Vietnam formulates nationwide code of conduct for social media
Whether or not it is enforceable, the move hints at Hanoi’s desire for tight control over what its citizens say and do online.
Late last week, Reuters reported that Vietnam’s government had introduced a new national social media “code of conduct,” which encourages its people to post positive content about the country and prohibits anything that violates the law or affects “the interests of the state.”
According to Reuters, which cited a June 17 document from the Ministry of Information and Communications, the code applies to state organizations, social media companies, and all of their Vietnamese users. It states that social media users “are encouraged to promote the beauty of Vietnam’s scenery, people and culture, and spread good stories about good people.”
The new social media charter encourages social media users to create accounts using their real identities (which is Facebook’s policy anyway), share information from official sources, and avoid posting content which violates the law, contains bad language, or advertises illegal services.
It’s not hard to see why the ruling Vietnamese Communist Party (VCP) would take such a close interest in what the nation’s citizens do and say online. With more than 66 million Facebook users, Vietnam has the seventh-largest user base in the world. This has cracked open the VCP’s informational monopoly, granting the Vietnamese a public arena in which to air complaints about the government, or to press arguments for democratic reforms.
The new social media code also requires social media providers in Vietnam to “deal with users in accordance with Vietnamese law” when requested by authorities to remove content from their platforms.
This is already largely the case. Over the past year and a half, Vietnam has increased its pressure on social media networks to remove politically sensitive content. In a December report, Amnesty International claimed that Facebook and YouTube were responsible for “censorship and repression on an industrial scale” in Vietnam.
The report dates the tightening to April of last year, when Facebook announced it had agreed to “significantly increase” its compliance with requests from the Vietnamese government to remove “anti-state” posts. As detailed Reuters then reported, the firm justified this policy shift by claiming the Vietnamese government had deliberately throttled the speed of traffic to the platform as a warning to the company – and endangering its estimated $1 billion in revenues from Vietnam.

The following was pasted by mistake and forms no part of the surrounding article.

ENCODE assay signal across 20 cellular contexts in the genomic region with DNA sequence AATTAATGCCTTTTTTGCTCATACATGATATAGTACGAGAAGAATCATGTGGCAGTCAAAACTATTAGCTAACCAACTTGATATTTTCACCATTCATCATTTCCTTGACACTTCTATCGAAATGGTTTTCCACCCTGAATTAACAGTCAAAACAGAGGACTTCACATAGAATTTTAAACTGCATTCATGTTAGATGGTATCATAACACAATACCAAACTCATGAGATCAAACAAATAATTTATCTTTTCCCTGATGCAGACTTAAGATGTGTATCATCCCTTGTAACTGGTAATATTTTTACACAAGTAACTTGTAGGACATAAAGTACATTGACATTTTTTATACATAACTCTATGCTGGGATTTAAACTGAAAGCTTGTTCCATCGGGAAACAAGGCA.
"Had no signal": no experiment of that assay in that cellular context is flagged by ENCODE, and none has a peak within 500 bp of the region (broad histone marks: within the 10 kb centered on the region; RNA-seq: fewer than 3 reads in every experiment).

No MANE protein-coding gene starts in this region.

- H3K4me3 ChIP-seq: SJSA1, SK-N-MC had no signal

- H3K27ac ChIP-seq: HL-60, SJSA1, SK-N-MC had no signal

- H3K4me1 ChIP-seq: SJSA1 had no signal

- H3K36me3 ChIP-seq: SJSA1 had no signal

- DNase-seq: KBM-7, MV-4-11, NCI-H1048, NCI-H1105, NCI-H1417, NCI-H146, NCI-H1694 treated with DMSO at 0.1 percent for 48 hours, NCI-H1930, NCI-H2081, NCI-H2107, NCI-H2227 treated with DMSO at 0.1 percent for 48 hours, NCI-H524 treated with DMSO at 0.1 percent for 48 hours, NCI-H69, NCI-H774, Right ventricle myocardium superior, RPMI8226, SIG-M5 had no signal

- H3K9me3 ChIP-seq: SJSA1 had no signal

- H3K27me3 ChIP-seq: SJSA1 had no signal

According to its own transparency reports, in the first half of 2020, Facebook complied with 834 content restriction requests, 10 times the number for the previous six-month reporting period. In the second half of the year, the number increased to 2,205, most of which “were alleged to violate Decree No. 72/2013/ND-CP, including content opposing the Communist Party and the Government of Vietnam.”
In its report, Amnesty described Vietnam as the first country in Southeast Asia where Facebook has “officially acknowledged a policy to increase compliance with censorship of political expression in accordance with a government’s requests.”
In addition to increasing its control over the internet, the Vietnamese government has itself become more active in asserting its own positions online. In late 2017, it formed Force 47, a 10,000-strong unit designed to disseminate propaganda, harass dissidents, and otherwise counter “wrong” views online.
All of these social media and internet controls are part of a broader clampdown that has also seen independent journalists and human rights defenders sentenced to heavy prison terms.
The new social media code goes much further than these efforts, shifting from negative prescriptions – bans on what its citizens can say online – to active promotion of “positive” messages. As such, it’s probably unenforceable. But as a statement of intent, it signifies the VCP’s intention of trying to force the full messy reality of the internet into its own Confucian-Leninist mold.
By Sebastian Strangio – The Diplomat – June 21, 2021